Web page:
You’re gonna need a bigger barn
Monster Rancher, for me, has always been a game I enjoyed more for its gimmick rather than its gameplay. Back in the ‘90s, I wasn’t too hot about slowly raising a monster through battles, training, and adventures just to eventually fuse them with another monster and start the process all over again. I was far more interested in the gimmick. I went through every CD in my parent’s collection, unlocking whatever monsters were tied to their Garth Brooks and Shania Twain albums. My friends at school would exchange CDs and report back what we unlocked.
For me, that was the game. I didn’t care too much about being an actual rancher. I just wanted to see what monsters I would get if I put in my Space Jam CD. Would I even care about this series if it didn’t have that gimmick?
Turns out I do care, as long as it has kaiju.
Ultra Kaiju Monster Rancher (Switch)
Developer: Koei Tecmo
Publisher: Bandai Namco
Released: October 19, 2022
I’ve written ad nauseam on this site about my love of kaiju and how I’ll give just about any game my time and attention if it has big, giant monsters. For the past week and some change, I’ve been giving a bit too much of my time and far too much attention to Ultra Kaiju Monster Rancher, the latest entry in the long-dormant monster-raising franchise. Back in the ‘90s, Monster Rancher was one of the most ingenious games on the market thanks to its novel use of reading music CDs to summon monsters. Nobody knew it at the time, but that innovation had an expiration date. In 2003, the same year Tecmo released Monster Rancher 4, Apple launched the iTunes Store. It would only be a matter of time before CDs became a thing of the past.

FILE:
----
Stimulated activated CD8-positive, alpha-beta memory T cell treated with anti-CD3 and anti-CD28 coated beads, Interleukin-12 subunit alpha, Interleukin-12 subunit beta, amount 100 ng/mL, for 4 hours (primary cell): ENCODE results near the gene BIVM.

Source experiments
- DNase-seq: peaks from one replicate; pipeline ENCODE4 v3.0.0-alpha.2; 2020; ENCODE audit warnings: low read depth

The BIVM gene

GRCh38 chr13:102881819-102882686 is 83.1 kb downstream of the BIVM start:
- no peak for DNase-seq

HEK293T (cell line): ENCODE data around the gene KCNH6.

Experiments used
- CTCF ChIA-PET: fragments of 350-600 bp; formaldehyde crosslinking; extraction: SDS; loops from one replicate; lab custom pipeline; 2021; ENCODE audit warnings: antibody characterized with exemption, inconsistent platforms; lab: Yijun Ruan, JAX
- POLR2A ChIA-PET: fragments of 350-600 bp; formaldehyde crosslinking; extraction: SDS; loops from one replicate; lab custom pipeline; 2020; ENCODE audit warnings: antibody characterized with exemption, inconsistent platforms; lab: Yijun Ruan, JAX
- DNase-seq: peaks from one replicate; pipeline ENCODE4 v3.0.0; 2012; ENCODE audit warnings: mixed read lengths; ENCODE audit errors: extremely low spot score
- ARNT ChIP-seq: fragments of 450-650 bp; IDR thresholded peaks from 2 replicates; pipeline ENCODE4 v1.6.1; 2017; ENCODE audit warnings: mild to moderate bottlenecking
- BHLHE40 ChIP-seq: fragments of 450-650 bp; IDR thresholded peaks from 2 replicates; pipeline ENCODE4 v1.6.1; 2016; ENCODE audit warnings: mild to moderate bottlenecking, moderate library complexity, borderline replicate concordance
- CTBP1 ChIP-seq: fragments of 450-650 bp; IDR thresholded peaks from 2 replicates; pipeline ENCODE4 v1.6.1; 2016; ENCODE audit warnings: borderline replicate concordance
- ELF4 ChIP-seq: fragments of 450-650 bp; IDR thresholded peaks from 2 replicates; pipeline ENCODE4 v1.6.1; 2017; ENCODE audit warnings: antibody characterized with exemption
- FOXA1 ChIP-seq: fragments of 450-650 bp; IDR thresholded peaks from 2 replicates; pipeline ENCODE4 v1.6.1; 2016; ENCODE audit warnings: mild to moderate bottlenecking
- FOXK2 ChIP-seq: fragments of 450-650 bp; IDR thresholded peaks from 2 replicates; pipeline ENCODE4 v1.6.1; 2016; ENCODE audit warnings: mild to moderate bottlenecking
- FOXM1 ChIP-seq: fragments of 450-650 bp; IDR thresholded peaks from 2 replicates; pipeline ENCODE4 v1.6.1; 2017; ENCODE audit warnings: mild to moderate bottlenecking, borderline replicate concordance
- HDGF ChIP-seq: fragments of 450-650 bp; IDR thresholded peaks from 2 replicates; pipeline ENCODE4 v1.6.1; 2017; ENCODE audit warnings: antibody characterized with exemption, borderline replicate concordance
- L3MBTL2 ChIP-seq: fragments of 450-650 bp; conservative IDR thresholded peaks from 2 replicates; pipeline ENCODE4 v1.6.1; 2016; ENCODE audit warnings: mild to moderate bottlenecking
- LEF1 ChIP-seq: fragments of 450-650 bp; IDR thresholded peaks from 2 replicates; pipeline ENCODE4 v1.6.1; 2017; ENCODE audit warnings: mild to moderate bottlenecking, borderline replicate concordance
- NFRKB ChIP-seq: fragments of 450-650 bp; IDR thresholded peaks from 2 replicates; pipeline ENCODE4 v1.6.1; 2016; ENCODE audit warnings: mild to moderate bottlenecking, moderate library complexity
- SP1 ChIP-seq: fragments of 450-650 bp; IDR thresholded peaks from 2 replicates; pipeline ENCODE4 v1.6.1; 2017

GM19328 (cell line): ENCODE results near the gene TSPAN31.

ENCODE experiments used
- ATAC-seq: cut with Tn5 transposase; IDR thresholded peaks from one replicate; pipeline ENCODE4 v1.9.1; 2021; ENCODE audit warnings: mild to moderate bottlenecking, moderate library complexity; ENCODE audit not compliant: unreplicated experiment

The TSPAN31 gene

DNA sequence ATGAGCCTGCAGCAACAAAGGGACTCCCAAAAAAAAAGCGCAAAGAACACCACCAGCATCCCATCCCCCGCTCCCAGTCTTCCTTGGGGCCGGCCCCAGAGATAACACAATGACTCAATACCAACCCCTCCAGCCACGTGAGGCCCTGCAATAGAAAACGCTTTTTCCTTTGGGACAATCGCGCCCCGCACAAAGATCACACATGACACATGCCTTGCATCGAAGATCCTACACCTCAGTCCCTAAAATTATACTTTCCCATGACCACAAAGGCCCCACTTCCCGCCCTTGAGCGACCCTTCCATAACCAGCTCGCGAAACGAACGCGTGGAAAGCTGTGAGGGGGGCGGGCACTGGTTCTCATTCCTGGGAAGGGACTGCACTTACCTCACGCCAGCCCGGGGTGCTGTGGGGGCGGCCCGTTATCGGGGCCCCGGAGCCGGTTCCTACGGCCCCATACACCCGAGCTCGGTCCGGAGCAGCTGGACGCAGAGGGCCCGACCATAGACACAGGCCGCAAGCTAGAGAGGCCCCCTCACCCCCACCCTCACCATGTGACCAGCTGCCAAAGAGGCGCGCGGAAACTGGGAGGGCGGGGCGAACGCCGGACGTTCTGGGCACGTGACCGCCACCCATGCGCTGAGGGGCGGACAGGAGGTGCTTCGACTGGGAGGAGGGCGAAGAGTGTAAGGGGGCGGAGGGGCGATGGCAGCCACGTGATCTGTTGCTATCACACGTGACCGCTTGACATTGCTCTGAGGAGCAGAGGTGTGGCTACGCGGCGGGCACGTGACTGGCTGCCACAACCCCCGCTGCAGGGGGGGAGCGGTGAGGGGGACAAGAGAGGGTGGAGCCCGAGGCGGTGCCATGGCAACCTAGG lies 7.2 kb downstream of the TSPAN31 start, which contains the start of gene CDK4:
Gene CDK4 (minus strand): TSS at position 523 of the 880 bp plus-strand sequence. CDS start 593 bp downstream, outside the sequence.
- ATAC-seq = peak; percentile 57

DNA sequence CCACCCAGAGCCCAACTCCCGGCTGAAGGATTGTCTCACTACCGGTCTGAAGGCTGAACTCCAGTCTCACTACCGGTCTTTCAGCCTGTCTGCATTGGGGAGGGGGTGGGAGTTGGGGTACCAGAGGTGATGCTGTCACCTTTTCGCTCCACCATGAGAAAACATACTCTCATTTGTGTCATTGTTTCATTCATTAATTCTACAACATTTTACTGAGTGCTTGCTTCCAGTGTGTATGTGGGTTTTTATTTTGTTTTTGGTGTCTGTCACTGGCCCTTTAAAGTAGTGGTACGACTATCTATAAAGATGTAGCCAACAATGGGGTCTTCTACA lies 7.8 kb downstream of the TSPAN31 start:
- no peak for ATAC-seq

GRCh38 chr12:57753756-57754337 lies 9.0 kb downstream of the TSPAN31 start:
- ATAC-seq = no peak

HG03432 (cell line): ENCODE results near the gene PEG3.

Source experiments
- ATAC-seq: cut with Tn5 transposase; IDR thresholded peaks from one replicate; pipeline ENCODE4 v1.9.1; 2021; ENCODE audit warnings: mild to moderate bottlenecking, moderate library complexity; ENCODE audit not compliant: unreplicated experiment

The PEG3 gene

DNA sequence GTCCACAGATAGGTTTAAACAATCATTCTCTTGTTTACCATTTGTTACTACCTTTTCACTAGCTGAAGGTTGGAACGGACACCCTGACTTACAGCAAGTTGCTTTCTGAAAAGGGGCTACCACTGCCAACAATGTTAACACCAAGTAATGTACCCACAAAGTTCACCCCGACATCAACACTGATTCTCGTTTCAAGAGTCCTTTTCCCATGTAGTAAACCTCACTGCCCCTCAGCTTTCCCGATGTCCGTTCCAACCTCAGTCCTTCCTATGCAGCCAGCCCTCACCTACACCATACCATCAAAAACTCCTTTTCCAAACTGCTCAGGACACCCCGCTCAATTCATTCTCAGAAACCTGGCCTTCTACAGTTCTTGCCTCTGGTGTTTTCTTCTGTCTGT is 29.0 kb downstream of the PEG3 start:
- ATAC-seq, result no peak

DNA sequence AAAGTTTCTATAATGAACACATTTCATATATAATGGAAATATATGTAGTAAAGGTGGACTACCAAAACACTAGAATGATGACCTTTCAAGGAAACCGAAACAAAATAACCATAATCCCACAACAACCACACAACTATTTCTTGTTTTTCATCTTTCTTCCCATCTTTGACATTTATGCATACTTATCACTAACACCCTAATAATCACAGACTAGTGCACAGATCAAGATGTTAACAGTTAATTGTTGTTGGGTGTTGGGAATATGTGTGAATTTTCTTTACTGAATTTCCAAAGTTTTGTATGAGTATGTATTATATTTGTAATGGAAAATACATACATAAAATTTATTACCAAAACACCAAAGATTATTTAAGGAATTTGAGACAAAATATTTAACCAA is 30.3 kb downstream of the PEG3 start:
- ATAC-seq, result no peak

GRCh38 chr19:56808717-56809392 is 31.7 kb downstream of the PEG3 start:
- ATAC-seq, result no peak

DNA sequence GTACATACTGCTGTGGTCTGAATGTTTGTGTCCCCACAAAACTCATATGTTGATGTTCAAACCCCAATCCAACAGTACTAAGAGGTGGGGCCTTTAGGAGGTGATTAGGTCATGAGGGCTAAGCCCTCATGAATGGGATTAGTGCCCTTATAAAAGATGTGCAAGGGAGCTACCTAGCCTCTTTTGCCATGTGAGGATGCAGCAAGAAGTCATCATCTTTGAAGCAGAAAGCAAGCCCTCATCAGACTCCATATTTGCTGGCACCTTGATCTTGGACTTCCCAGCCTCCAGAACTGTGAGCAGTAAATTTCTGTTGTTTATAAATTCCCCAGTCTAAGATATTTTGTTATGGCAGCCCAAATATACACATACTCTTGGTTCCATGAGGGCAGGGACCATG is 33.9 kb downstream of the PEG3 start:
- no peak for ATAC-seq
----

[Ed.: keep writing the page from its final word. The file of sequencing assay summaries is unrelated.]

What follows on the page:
Without that gimmick, it’s tougher to sell people on the idea of Monster Rancher. The series hasn’t evolved a great deal since its inception. You’re still raising a monster on a cycle of training, sleeping, and battling, building up their power until you can combine them with another monster to create a new creature that’ll put you back at square one. You can send your monster off to grow with other trainers in the game, and after a few hours of playing, you’ll get invited out on adventures where you and your monster can explore tile-based maps with treasure to discover. Those have been the nuts and bolts of the franchise since the original; only everything here is super-sized with kaiju.
It’s the ridiculousness of this idea–that you can control a massive kaiju and keep it happy with cookies and complements–that I could not get enough of in Ultra Kaiju Monster Rancher. Going into the game, I pretty much thought it would make a fun first impression, with me raising a giant crab monster on a farm before I’d grow tired of it and want to move on. And yet, even with the game’s pacing being a bit too slow for my liking, I never got that urge to move on. I wanted to see that crab monster through to his retirement, and then I wanted to take his best features and put them into a new kaiju.